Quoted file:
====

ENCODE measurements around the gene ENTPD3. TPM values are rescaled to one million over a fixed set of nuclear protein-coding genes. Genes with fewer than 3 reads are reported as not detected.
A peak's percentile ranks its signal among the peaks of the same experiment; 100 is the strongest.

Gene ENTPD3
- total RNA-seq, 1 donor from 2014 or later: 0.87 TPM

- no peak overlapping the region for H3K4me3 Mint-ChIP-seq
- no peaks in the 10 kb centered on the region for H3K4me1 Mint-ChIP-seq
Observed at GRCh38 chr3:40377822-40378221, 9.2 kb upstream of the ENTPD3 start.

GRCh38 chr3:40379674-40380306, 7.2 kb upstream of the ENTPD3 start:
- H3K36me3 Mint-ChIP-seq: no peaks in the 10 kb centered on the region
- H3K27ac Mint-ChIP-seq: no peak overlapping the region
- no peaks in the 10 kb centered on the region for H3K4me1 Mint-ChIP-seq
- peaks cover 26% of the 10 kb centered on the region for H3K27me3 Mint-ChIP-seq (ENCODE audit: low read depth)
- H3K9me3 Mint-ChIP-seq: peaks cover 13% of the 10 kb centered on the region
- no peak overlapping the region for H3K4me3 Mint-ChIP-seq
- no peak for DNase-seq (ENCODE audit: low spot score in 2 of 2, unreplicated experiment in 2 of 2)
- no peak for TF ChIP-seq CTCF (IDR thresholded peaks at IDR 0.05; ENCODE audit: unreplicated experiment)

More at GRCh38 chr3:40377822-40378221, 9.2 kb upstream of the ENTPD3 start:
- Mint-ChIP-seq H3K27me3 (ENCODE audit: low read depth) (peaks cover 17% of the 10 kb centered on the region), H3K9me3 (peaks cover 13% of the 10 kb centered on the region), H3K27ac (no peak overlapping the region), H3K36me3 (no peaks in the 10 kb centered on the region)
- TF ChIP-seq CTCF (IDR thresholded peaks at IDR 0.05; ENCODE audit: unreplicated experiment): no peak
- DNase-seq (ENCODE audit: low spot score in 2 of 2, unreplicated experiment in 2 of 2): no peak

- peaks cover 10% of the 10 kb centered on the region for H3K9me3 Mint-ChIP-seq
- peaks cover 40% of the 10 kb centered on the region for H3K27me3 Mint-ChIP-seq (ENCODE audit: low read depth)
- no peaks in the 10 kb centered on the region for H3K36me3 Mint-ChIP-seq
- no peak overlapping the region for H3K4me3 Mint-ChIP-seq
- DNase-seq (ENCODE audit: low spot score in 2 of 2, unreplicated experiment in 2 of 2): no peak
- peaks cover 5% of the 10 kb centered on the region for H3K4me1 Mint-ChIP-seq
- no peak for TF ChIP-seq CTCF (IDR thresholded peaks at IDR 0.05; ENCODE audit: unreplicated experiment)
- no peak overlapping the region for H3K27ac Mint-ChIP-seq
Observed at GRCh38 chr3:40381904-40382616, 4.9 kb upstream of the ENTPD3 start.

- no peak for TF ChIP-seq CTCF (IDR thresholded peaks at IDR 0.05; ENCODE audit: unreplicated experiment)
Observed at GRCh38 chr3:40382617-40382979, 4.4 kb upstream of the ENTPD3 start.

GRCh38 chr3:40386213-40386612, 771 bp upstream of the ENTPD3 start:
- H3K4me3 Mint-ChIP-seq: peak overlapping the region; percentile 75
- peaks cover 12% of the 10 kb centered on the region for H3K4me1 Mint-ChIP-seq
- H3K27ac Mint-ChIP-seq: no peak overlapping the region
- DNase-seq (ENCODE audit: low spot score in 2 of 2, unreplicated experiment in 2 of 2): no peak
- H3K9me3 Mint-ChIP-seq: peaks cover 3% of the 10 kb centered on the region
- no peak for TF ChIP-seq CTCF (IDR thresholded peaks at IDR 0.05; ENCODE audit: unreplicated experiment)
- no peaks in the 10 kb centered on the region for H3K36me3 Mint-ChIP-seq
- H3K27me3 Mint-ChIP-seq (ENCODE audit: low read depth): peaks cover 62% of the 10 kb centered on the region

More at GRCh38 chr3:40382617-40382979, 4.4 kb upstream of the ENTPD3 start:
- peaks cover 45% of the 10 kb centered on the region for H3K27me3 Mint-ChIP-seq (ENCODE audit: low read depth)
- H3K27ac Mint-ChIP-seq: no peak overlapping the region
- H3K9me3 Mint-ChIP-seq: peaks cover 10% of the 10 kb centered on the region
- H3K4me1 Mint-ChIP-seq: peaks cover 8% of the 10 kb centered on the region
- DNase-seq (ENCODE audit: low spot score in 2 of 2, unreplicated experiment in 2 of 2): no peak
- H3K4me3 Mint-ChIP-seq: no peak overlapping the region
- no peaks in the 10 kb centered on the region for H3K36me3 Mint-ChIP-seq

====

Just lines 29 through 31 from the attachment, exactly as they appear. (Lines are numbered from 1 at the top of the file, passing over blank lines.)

Observed at GRCh38 chr3:40381904-40382616, 4.9 kb upstream of the ENTPD3 start.

- no peak for TF ChIP-seq CTCF (IDR thresholded peaks at IDR 0.05; ENCODE audit: unreplicated experiment)
Observed at GRCh38 chr3:40382617-40382979, 4.4 kb upstream of the ENTPD3 start.